Motivation: Large-scale tiling array experiments are becoming increasingly common in genomics. In particular, the ENCODE project requires the consistent segmentation of many different tiling array datasets into 'active regions' (e.g. finding transfrags from transcriptional data and putative binding sites from ChIP-chip experiments). Previously, such segmentation was done in an unsupervised fashion mainly based on characteristics of the signal distribution in the tiling array data itself. Here we propose a supervised framework for doing this. It has the advantage of explicitly incorporating validated biological knowledge into the model and allowing for formal training and testing. Methodology: In particular, we use a hidden Markov model (HMM) framework, which is capable of explicitly modeling the dependency between neighboring probes and whose extended version (the generalized HMM) also allows explicit description of state duration density. We introduce a formal definition of the tiling-array analysis problem, and explain how we can use this to describe sampling small genomic regions for experimental validation to build up a gold-standard set for training and testing. We then describe various ideal and practical sampling strategies (e.g. maximizing signal entropy within a selected region versus using gene annotation or known promoters as positives for transcription or ChIP-chip data, respectively). Results: For the practical sampling and training strategies, we show how the size and noise in the validated training data affects the performance of an HMM applied to the ENCODE transcriptional and ChIP-chip experiments. In particular, we show that the HMM framework is able to efficiently process tiling array data as well as or better than previous approaches. For the idealized sampling strategies, we show how we can assess their performance in a simulation framework and how a maximum entropy approach, which samples sub-regions with very different signal intensities, gives the maximally performing gold-standard. This latter result has strong implications for the optimum way medium-scale validation experiments should be carried out to verify the results of the genome-scale tiling array experiments.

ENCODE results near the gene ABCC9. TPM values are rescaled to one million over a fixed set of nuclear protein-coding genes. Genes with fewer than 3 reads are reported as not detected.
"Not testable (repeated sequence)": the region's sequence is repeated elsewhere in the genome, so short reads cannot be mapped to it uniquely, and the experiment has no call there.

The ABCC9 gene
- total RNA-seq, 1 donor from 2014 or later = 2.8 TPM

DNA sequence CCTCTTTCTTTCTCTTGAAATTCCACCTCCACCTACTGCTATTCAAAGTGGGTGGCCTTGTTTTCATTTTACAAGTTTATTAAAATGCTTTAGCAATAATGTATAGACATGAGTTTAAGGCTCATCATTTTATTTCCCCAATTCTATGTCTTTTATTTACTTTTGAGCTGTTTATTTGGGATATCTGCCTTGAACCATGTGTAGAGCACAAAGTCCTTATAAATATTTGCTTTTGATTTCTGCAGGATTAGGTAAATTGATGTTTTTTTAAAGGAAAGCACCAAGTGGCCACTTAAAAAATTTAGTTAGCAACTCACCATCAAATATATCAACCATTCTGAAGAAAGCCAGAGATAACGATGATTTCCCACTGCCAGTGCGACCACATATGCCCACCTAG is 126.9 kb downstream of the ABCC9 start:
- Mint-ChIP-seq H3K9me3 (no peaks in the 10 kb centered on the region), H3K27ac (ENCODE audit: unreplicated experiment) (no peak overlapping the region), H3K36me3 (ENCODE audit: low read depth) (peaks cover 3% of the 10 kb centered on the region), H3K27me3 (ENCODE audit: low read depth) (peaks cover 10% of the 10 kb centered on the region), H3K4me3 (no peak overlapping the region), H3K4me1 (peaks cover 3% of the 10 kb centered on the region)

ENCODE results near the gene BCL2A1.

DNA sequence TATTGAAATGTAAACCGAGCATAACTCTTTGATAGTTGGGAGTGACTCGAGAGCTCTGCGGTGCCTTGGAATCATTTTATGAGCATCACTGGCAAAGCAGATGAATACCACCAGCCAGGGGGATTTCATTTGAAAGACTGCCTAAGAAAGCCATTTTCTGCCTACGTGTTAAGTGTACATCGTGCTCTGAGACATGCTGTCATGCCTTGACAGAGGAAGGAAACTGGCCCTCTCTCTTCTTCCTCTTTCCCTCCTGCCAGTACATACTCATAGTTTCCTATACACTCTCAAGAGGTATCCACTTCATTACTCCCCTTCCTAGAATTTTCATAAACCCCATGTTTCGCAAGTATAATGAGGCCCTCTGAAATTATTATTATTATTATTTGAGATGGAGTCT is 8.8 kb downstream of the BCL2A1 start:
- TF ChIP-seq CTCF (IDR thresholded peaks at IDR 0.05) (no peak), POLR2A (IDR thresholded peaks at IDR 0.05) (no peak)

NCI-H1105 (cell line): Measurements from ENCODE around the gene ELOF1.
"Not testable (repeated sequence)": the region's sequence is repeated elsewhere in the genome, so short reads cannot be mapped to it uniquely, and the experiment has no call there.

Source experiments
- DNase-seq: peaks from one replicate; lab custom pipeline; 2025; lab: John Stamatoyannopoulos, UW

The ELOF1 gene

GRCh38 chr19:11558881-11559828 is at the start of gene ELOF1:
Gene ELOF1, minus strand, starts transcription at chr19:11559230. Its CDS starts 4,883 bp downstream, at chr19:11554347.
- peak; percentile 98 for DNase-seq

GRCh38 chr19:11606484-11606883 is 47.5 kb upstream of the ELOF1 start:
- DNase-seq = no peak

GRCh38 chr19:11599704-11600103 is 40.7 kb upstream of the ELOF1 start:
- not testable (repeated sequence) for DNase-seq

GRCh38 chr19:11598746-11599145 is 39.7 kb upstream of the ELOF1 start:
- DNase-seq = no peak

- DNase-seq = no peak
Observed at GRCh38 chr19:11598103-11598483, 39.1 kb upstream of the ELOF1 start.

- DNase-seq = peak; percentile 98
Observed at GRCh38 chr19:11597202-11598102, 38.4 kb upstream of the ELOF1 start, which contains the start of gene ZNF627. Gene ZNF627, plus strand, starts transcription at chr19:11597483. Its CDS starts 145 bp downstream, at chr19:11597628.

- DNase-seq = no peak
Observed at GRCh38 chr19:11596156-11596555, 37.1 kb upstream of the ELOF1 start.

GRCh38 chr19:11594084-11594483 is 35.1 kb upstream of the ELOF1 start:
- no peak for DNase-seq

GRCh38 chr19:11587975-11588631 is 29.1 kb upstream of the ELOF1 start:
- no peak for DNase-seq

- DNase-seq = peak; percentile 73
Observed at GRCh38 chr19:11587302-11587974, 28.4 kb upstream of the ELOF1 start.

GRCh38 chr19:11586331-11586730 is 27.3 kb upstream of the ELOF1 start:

ASJC Scopus subject areas
- Statistics and Probability
- Molecular Biology
- Computer Science Applications
- Computational Theory and Mathematics
- Computational Mathematics